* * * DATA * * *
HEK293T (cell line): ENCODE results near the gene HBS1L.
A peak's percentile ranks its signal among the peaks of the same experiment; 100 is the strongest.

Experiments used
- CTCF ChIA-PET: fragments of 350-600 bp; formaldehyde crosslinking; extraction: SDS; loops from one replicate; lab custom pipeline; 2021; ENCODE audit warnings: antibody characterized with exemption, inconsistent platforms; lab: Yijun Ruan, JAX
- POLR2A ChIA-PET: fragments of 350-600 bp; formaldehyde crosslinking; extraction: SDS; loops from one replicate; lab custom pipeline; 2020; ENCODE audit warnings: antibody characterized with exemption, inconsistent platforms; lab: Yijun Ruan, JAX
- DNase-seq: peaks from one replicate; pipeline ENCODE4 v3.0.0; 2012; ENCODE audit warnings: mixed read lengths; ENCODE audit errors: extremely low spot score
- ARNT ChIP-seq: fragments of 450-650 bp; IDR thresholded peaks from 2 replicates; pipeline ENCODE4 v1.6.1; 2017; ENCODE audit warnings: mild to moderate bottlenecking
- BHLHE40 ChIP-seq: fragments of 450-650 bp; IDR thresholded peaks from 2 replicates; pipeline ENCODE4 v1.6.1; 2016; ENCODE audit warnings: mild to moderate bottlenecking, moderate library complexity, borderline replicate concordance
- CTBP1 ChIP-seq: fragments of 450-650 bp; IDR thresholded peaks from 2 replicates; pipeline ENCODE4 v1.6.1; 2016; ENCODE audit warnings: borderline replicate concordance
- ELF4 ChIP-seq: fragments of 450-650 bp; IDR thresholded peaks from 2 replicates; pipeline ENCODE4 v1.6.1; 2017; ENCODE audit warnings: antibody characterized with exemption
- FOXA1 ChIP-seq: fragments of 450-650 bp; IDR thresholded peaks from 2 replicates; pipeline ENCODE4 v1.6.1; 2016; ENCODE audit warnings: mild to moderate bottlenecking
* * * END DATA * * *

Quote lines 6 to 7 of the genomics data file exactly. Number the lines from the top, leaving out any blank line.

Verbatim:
- DNase-seq: peaks from one replicate; pipeline ENCODE4 v3.0.0; 2012; ENCODE audit warnings: mixed read lengths; ENCODE audit errors: extremely low spot score
- ARNT ChIP-seq: fragments of 450-650 bp; IDR thresholded peaks from 2 replicates; pipeline ENCODE4 v1.6.1; 2017; ENCODE audit warnings: mild to moderate bottlenecking